The role of the legal PR has complexified over this decade. But which attributes and tools remain top of legal communications specialists’ minds as we hurtle towards 2020?
In the wake of new technology, the tools at the legal communications specialist’s disposal have diversified. Content and social media continue to present an array of opportunities for PR and marketing teams to drive engagement to their firm or legal business’s website and multiply the effects of any media coverage secured as part of media relations.
Within media relations itself, new technology, such as tools for journalist tracking and media monitoring, has also empowered comms teams to maintain a firm grip on the control wheel of their business’s reputation. Comms teams have more agency in defining the trajectory they want for their business's public perception.
But as we fast approach a decade in which their roles have considerably complexified, what do in-house legal PR and marketing specialists deem the most important attributes and skills?
Byfield has teamed up with the PRCA to produce the PRCA Legal PR Guide. The guide’s contributors include leading legal PR, communications specialists, business development, marketing directors and more. According to the contributors, these are the attributes and tools that should be front of mind for all legal communications specialists.
Know how to manage relationships in media relations
In media relations, your ability to orchestrate for your law firm good, regular coverage comes down to two sets of relationships, writes Georgina Bennett-Warner, Communications Manager at BCLP. The first is the relationship that your law firm PR has with journalists; and second, the relationship lawyers themselves have with journalists. As a PR, your role is to help introduce your lawyers to journalists and teach your lawyers to keep the relationship positive.
Get to know what legal journalists want
Legal journalists have an ultra-rapid process by which they’ll decide whether to use a quote from your lawyer or not. They also have their own bugbears among things legal PRs do. Getting a feel for the lens through which legal journalists view work – and learning how to work with them – is key to securing good coverage for your wider firm and will ensure you have a greater success rate once your email hits their inbox.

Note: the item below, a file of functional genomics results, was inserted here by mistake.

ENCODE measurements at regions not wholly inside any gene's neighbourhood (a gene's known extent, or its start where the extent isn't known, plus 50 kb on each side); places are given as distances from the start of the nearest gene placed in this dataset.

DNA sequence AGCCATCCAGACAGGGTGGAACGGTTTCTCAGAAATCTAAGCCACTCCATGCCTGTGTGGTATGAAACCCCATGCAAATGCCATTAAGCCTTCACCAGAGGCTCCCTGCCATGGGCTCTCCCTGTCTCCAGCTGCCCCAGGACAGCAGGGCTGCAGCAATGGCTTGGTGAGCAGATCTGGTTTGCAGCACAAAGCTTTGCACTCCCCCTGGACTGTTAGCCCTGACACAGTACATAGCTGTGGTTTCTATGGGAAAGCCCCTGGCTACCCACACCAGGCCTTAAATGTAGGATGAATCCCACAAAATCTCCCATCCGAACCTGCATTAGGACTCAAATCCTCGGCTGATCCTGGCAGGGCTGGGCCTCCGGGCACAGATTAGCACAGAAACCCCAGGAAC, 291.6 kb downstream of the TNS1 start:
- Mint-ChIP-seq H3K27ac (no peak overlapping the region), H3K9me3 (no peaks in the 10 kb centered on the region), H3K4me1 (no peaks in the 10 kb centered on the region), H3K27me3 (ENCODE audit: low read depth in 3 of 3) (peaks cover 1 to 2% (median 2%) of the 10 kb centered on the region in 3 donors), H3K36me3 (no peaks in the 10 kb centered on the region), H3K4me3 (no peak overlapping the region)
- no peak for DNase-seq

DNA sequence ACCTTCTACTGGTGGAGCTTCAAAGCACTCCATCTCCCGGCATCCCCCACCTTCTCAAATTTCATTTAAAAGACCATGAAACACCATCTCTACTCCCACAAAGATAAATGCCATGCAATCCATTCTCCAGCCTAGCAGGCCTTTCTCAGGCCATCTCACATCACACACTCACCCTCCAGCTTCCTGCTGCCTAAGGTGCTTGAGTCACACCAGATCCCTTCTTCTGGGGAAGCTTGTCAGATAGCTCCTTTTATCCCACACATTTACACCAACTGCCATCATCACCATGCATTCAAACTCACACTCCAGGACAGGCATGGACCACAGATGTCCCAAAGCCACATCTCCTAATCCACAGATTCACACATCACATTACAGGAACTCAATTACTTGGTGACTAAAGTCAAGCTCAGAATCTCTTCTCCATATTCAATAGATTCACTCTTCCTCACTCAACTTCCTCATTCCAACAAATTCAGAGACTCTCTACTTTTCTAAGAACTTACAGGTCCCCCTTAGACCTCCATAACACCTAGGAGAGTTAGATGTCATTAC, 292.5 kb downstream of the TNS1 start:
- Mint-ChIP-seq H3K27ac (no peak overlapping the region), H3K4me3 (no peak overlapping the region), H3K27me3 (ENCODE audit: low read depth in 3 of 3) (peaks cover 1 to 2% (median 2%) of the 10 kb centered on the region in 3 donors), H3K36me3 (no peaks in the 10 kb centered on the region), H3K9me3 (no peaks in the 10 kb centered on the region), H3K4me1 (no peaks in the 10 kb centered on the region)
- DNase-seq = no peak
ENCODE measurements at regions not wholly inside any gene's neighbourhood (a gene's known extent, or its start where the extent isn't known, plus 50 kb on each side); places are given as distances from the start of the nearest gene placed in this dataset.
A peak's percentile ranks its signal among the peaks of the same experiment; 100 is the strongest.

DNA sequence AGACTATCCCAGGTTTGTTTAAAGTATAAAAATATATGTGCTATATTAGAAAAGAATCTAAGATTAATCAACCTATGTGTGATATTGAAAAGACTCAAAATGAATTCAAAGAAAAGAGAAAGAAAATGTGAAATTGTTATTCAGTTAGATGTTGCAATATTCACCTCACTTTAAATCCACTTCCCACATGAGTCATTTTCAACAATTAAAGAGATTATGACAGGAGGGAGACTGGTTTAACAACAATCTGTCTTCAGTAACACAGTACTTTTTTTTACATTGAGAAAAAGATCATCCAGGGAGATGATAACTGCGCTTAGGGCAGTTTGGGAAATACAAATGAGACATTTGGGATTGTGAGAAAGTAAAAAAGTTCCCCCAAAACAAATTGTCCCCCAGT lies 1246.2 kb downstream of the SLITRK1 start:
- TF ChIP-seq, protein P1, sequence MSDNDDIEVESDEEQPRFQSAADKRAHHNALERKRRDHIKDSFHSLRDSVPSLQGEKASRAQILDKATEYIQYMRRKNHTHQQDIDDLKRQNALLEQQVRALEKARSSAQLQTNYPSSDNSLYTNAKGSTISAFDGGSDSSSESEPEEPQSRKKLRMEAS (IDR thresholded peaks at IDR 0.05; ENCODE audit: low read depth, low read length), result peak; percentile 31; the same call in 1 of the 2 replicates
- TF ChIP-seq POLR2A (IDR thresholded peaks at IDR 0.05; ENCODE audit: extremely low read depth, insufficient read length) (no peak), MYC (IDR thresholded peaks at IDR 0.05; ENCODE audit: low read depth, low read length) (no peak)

Create content and use social media
Content and social media offer ways to build a relationship with your existing and potential clients without face-to-face discussion. Research shows your website carries serious weight in the minds of website visitors making buying decisions. Having content that (really) resonates with them is an effective way of providing buyers of legal services with the conversation they want to have to move closer to their decision.
As a law firm, it can help your clients see themselves and their problems within you the orbit of your service offering, making them more likely to choose you over your competitors. Stay abreast of the latest features of social media platforms to find ways to build a stand-out presence in the legal market.
Be well prepared for a crisis
Every in-house legal PR needs to have a solid plan in case an event does occur that prompts a PR crisis. It’s important to know who your team would be and focus on how you would respond to a crisis. If one does occur, this will save you critical time and help you focus minds on preparing a thoughtful, proportionate response.
Aim to make a positive impact on your firm
The cultures of law firms are gradually shifting. And it's part of the PR's job to embrace and accelerate necessary change. For instance, those who work in comms in the legal industry are well-positioned to foster diversity, writes Helen Obi, and they can do so by "challenging and widening the narrative".
Helen's chapter provides additional tips for making your mark as a legal PR, such as how to improvise in PR, how to become a trusted adviser, how to take advantage of future trends, and many more.
Join the launch event on 19th November and get your copy of the PRCA Legal PR Guide. View the original version